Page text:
methods of construction as he
preferred to call these now rather
than prefabs. User about how
important they are. About 15% of new
homes are modern methods of
construction but we can get that up
and we're looking at either doing
The Government faced criticism
in Westminster Hall over its
rejection of all six recommendations
from the Women and Equalities
Committee to get more women
to enter Parliament.
The Chair of the Committee,
explained that, so far,
progress had been slow.
In the past 100 years since women
were first given the rights to vote
and the rights to stand for
election, just 489 women have ever
been elected to this place. I was
the 265th woman elected in 2005. We
had record numbers of women in work,
women achieving record highs when it
comes to education, but just a
handful have had the opportunity to
use their skills and expertise to
represent their communities and this
Where you have one set of
people were tepid people, there are
more likely to agree than disagree.
It is much better if you have people
of different religions, sexuality,
gender and ability around the
decision-making table because it
will make for better decision-making
Labour has used all-women
shortlists to boost
the number of its female MPs.
It is unacceptable that we look at
evidence very clear evidence that
the heavy lifting and the reason
that we have more women in
Parliament now is that in the last
election the Conservative Party went
backwards. The Labour Party is
searched for words, and of them you
wrong the Labour Party is in no
way... I have to apologise it is in
no way thoughtless in this area but
it is willing to do the thing that
actually works. It is willing to do
it at every single level of the
political party also so every single
Perkin who sits on the seat has to
be balanced. It is not because of
people who want to claim that there
are great heroes of the movement, it
is because of women in the Labour
Party fighting and bearing the
In most political parties
individual consists... Constituency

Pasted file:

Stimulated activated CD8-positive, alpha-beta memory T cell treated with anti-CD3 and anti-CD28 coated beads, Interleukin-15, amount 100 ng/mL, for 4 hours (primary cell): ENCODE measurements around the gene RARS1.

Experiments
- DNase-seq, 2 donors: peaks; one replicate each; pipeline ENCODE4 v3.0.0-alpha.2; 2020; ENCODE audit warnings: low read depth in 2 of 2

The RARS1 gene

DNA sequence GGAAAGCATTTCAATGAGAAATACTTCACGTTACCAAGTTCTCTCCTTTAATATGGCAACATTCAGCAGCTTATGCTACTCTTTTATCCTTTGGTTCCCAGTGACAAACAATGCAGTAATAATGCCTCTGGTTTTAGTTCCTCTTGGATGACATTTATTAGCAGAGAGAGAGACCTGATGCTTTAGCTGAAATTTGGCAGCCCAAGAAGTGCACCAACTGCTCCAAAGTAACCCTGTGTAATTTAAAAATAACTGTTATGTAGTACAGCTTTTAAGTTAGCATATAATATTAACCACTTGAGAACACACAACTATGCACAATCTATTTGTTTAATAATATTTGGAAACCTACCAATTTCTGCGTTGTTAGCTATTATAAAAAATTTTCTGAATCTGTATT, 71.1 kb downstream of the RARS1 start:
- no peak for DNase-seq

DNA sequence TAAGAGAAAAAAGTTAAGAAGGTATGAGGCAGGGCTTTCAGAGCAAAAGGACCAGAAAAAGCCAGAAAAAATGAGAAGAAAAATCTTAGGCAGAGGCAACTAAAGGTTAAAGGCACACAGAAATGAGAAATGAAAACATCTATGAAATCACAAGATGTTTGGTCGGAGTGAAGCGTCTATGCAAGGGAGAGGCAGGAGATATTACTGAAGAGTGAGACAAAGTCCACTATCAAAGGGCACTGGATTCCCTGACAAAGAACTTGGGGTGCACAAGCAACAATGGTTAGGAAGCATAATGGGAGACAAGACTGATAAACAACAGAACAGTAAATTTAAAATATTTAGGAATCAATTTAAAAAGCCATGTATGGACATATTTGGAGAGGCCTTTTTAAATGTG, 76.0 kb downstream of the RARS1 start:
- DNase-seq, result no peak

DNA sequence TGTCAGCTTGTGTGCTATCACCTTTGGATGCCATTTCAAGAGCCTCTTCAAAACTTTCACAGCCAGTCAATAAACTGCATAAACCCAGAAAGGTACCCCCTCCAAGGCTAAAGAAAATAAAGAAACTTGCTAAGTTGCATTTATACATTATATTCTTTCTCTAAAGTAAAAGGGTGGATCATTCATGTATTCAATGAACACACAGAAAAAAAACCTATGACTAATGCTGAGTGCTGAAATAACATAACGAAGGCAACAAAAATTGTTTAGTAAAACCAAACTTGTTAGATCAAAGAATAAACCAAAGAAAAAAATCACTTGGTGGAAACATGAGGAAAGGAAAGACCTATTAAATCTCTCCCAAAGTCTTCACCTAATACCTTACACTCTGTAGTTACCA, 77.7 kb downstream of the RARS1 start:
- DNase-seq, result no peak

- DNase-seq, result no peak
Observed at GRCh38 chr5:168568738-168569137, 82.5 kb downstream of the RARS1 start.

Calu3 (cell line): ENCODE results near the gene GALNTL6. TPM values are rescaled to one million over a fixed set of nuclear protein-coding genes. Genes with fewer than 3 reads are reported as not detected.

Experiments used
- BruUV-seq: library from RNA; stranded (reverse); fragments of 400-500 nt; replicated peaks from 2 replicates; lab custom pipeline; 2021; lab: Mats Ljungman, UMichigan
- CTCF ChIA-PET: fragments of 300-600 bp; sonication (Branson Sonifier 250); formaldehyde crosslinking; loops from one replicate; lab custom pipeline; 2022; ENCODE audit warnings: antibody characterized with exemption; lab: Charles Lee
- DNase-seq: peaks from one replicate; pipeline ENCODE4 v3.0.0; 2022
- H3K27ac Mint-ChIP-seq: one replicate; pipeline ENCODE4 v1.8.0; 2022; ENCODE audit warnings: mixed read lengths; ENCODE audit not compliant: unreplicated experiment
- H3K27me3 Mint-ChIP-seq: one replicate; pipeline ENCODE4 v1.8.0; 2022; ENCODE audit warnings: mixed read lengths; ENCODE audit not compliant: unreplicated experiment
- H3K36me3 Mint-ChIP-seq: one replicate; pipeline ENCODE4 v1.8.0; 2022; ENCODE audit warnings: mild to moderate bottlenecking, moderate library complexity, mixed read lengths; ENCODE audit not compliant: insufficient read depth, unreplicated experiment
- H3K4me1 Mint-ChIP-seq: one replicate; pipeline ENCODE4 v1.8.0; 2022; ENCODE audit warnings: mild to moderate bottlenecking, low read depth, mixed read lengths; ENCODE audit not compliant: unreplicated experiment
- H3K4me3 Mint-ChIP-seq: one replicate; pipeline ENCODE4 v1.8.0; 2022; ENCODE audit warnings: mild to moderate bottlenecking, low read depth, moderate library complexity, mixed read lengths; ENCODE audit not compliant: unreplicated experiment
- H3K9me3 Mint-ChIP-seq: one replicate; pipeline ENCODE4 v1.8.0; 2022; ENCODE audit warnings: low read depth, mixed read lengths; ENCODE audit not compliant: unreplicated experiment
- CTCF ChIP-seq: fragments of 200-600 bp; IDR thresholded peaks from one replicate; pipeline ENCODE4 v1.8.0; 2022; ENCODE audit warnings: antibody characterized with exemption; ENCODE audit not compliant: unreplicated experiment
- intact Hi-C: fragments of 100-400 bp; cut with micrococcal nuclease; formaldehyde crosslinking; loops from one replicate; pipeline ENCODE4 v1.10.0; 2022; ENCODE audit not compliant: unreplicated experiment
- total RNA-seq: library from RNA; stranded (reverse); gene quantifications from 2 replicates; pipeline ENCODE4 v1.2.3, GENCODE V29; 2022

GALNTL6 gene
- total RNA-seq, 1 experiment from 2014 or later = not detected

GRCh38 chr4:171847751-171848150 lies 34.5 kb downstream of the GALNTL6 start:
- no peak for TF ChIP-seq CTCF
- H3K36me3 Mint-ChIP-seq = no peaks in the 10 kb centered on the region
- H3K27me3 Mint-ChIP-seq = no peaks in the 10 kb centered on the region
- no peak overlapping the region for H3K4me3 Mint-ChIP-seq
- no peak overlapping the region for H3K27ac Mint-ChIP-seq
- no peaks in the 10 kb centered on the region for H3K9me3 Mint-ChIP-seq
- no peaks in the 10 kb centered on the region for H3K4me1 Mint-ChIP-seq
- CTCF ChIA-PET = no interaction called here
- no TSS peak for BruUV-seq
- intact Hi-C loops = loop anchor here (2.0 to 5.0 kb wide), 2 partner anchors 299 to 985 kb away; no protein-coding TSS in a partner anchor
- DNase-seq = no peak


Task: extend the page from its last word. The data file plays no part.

parties are bodies who are
determined to contain control over
this selection of candidates. I
think we have to allow the parties
to have structures that allow those
associations to have autonomy and I
know that a 1-size-fits-all solution
is not going to give us the answer.
The Environment Secretary,
Michael Gove, says the Government
will make an announcement next week
about recognising the principle
of animal sentience and providing
stronger welfare protection
in UK law.
MPs voted not to incorporate part
of a European Union treaty
into the EU Withdrawal Bill that
recognised animals could
feel emotion and pain.
Ministers argued that
the recognition of animals'
sentience already existed in UK law.
This sparked a row - not least,
over the reaction on social media.
The vote was raised in the Commons
at Environment Questions.
I along with many of my colleagues
have been contacted by constituency
razor concerns over the vote on the
new clause in the EE withdrawal bill
intended to weaken the protection of
animals. We are committed to the
highest standards of animal welfare
however can you please provide
absolute assurances of the so be the
case as we leave the EU?
been a consistent advocate for
animal welfare. It has been
absolutely the case that we are
committed to ensuring batches that
we recognise the pencil of animal
sentence that we provide appropriate
and started production in UK law and
will be bringing proposal shortly by
The Secretary of
State was asked to confirm that
article 13 of the Lisbon Treaty
which categorizes animals are
sentient beings but pastor me
Bill... Here replied absolutely.
What caused induce agree with
I am tempted to quote from
the American power it, his name I
temporarily forget who made the
point that I contain not to dudes.
We want to go further than
existing... There is a bit of
legislative vehicle and we will make
an announcement up that next week.
Another impact of Brexit on animal
welfare was raised by the former
Liberal Democrat Leader.
Britain leads the world in food
hygiene and in animal welfare but
that is at risk given the
Association reckons that's many of
the that's FME EU and that many of
them are leaving. -- that's in the
youthful. Vets in the VE you. On I'm
very grateful for raising this
More than 90% of the
veterinarians come from the E U
countries. My department have been
talking to representatives of the
profession in order to ensure that
those who do a wonderful job
continue to feel valued and also
ensuring the public of high
standards of food hygiene.
Finally, loyalty is a much-treasured
trait in politics,
and it was clearly on display
in the Lords at question time.
At the despatch box,
Lady Goldie strongly defended
the Prime Minister's negotiating
stance in the Brexit talks -
failure to agree a deal.
But having stood up for her boss,
the Peer made it clear she wasn't
going to give anything away
about the negotiations.
Everyone will understand these are
sensitive and could tickle stage, I
not going to be drawn on detail.
Lady Gouldie, refusing
to crack under the pressure
of questioning about Brexit!.
And that's it from me for now but do
join me on Friday night
at 11 for our round up
of the week at Westminster.
As the government tries to secure
an interim Brexit deal.
But for now, from me,
Alicia McCarthy goodbye.